Is the glacial refugium concept relevant for northern species? A comment on Pruett and Winker 2005

This source preferred by John Stewart

Authors: Stewart, J.R. and Dalén, L.

Journal: Climatic Change

Volume: 86

Pages: 19-22

ISSN: 0165-0009

DOI: 10.1007/s10584-007-9366-9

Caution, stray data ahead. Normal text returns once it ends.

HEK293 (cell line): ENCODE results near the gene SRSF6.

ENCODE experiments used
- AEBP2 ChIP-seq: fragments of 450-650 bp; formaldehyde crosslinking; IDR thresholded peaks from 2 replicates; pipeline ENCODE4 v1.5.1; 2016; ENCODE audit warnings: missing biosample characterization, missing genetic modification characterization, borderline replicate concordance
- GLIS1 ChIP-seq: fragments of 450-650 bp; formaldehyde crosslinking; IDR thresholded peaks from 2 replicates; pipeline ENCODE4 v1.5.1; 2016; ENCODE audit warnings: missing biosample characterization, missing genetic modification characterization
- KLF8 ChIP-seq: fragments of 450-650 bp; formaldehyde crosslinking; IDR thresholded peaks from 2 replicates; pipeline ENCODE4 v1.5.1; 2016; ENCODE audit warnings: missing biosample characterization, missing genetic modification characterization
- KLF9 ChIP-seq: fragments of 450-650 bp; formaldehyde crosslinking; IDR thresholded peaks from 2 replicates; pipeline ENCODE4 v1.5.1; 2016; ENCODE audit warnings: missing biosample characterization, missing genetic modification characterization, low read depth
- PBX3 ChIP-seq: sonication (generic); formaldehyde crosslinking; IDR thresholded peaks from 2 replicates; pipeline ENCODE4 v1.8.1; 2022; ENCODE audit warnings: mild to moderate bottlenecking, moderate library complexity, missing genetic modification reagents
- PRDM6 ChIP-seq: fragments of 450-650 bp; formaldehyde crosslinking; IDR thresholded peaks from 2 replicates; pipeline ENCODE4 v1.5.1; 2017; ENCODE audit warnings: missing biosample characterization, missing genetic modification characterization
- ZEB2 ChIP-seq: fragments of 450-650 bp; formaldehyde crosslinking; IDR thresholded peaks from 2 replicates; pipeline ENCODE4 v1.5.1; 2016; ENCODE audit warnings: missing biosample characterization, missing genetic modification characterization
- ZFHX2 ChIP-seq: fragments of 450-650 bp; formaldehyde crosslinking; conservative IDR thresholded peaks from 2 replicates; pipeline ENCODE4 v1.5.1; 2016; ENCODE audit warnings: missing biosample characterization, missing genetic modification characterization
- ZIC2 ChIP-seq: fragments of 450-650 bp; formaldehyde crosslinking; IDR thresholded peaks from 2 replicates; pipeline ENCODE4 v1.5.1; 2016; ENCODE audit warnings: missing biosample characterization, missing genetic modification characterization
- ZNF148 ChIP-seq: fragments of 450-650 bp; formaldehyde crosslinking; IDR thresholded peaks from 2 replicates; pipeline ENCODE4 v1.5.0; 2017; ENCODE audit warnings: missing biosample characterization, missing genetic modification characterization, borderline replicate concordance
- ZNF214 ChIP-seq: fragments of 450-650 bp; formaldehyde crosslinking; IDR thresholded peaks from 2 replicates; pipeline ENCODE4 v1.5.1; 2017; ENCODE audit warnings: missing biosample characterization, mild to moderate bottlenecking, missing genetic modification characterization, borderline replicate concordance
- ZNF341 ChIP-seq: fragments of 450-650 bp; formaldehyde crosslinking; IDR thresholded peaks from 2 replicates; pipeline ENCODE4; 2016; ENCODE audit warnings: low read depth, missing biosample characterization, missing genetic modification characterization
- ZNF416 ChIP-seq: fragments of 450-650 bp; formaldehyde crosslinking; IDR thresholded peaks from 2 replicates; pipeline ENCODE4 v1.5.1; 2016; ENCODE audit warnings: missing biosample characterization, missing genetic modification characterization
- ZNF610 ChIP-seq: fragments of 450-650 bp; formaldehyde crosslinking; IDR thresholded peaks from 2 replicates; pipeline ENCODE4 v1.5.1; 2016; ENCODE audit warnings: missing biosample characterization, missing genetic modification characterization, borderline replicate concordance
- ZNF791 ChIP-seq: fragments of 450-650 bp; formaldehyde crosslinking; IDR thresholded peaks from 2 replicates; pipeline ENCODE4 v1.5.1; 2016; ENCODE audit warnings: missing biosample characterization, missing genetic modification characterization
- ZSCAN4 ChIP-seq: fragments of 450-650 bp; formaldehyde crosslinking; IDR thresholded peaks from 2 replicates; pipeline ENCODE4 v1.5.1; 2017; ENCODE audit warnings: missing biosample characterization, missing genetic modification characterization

Pruett and Winker (2005) recently published a phylogeographic study of the rock sandpiper (Calidris ptilocnemis) in Beringia. They found that the species was variable with partitioned genetic diversity which did not, however, reflect the different subspecies that have been described. They concluded that this diversity had evolved in multiple refugia in Beringia and that these refugia were in operation during the last glaciation or between 117,000 and 10,000 years BP. Other authors have also published interpretations of phylogeographies of taxa today restricted to high-latitude areas concluding that glacial refugia are likely to have existed (Tremblay and Schoen 1999; Holder et al. 1999; Fedorov and Stenseth 2002; Loehr et al. 2006; Anderson et al. 2006). However, these studies would benefit from an alternative interpretative perspective.

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